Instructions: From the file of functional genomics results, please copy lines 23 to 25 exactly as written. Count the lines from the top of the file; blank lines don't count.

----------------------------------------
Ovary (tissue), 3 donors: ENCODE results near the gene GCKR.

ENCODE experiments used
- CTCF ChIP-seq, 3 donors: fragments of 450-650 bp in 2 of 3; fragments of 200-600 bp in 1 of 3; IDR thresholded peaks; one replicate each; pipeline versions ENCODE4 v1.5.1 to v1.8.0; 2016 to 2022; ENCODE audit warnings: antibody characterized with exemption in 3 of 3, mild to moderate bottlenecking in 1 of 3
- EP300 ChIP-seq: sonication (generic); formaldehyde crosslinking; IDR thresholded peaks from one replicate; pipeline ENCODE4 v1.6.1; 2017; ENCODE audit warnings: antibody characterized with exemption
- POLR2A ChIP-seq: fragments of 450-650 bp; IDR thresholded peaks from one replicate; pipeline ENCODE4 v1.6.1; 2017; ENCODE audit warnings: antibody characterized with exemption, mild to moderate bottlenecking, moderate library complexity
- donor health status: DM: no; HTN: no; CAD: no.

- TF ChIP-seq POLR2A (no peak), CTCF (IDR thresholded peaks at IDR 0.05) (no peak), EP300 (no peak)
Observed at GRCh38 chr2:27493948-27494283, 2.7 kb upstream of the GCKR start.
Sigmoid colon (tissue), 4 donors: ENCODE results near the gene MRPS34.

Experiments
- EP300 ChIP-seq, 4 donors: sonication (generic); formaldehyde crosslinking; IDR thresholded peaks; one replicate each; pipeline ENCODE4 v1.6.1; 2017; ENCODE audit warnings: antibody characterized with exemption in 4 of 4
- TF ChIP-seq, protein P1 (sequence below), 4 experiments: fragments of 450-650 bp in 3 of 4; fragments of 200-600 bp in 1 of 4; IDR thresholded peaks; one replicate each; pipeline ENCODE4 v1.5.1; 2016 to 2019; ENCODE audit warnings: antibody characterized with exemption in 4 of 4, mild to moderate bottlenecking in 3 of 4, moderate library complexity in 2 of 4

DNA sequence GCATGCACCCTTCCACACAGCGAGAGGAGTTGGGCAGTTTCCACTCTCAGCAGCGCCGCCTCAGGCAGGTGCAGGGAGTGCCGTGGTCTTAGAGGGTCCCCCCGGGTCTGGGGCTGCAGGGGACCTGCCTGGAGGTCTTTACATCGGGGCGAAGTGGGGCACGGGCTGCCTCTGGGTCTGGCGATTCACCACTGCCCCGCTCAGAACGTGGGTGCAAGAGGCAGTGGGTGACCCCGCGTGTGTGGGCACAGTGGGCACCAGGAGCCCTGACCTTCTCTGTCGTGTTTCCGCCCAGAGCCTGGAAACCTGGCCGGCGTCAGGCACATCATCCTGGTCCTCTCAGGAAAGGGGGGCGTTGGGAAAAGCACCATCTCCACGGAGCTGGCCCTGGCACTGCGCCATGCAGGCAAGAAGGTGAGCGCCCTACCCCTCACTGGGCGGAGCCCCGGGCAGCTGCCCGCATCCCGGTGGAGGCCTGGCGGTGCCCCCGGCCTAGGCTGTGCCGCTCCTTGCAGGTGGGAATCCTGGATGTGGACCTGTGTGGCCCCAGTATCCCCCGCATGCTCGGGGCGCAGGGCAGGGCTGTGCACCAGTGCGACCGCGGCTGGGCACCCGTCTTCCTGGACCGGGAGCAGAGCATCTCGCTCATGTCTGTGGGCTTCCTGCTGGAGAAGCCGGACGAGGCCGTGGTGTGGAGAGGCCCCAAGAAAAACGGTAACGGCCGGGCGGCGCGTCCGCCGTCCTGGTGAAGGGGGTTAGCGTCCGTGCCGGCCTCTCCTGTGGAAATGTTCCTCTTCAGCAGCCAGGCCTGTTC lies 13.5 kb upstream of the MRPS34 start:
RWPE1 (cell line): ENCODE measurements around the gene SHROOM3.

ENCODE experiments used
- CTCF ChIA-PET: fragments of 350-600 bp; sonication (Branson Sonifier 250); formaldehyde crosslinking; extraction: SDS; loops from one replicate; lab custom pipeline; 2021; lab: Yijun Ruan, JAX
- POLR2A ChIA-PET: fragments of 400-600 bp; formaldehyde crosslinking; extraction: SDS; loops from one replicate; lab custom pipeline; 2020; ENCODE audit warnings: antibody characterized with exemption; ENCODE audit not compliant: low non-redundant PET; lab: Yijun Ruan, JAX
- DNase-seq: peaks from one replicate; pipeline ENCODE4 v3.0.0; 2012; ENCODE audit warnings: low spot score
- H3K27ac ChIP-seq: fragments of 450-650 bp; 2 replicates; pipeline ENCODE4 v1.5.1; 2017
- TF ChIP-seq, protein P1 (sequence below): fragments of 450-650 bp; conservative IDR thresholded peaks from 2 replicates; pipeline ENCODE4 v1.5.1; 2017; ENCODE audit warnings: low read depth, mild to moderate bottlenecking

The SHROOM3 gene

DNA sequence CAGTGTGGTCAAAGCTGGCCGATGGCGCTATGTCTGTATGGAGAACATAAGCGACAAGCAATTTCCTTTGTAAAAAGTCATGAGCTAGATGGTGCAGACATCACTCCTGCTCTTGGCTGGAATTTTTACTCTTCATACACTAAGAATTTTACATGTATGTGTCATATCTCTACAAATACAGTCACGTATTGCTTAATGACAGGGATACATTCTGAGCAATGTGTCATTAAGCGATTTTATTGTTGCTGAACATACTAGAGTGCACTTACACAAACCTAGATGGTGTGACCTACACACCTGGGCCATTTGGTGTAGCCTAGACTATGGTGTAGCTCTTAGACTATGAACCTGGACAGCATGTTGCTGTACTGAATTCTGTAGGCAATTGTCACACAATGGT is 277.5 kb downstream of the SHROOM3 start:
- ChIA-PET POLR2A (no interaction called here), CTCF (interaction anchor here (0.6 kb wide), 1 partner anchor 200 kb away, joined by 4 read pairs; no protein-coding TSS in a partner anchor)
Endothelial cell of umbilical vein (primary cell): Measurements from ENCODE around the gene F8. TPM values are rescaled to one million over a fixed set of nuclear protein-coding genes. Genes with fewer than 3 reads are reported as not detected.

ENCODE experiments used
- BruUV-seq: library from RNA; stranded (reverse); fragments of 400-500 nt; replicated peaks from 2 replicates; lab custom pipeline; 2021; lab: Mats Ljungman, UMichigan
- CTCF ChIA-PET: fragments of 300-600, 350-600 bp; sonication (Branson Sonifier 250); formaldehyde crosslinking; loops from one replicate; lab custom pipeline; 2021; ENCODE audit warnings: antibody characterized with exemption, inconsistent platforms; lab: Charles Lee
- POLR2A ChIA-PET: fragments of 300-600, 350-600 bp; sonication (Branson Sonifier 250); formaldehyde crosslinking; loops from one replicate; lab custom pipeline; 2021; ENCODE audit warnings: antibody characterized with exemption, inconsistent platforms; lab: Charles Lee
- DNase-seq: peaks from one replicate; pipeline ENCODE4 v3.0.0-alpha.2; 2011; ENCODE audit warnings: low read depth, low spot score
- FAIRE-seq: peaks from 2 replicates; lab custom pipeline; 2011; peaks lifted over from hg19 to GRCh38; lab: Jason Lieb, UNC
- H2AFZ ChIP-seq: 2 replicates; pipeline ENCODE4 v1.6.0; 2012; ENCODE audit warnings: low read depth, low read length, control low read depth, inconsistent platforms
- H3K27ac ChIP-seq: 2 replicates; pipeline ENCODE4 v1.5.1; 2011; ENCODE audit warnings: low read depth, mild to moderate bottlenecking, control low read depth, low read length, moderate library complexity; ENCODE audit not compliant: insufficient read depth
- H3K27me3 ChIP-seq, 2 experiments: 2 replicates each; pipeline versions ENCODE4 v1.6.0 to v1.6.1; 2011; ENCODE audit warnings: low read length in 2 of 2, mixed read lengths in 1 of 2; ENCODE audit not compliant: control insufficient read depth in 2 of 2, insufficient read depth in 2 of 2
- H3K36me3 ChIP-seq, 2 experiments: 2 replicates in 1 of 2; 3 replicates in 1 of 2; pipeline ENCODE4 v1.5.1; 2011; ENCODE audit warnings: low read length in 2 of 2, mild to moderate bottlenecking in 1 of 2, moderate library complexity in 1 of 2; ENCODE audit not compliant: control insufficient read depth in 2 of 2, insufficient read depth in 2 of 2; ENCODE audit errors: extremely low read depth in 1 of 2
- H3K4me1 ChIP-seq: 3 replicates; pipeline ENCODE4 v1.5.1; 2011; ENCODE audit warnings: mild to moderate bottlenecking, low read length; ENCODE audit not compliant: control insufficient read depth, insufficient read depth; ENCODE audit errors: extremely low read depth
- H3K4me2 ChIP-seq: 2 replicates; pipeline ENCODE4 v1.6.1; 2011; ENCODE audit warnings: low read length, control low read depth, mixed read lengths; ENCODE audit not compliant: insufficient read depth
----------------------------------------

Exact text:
- ChIA-PET POLR2A (no interaction called here), CTCF (interaction anchor here (0.6 kb wide), 1 partner anchor 200 kb away, joined by 4 read pairs; no protein-coding TSS in a partner anchor)
Endothelial cell of umbilical vein (primary cell): Measurements from ENCODE around the gene F8. TPM values are rescaled to one million over a fixed set of nuclear protein-coding genes. Genes with fewer than 3 reads are reported as not detected.

ENCODE experiments used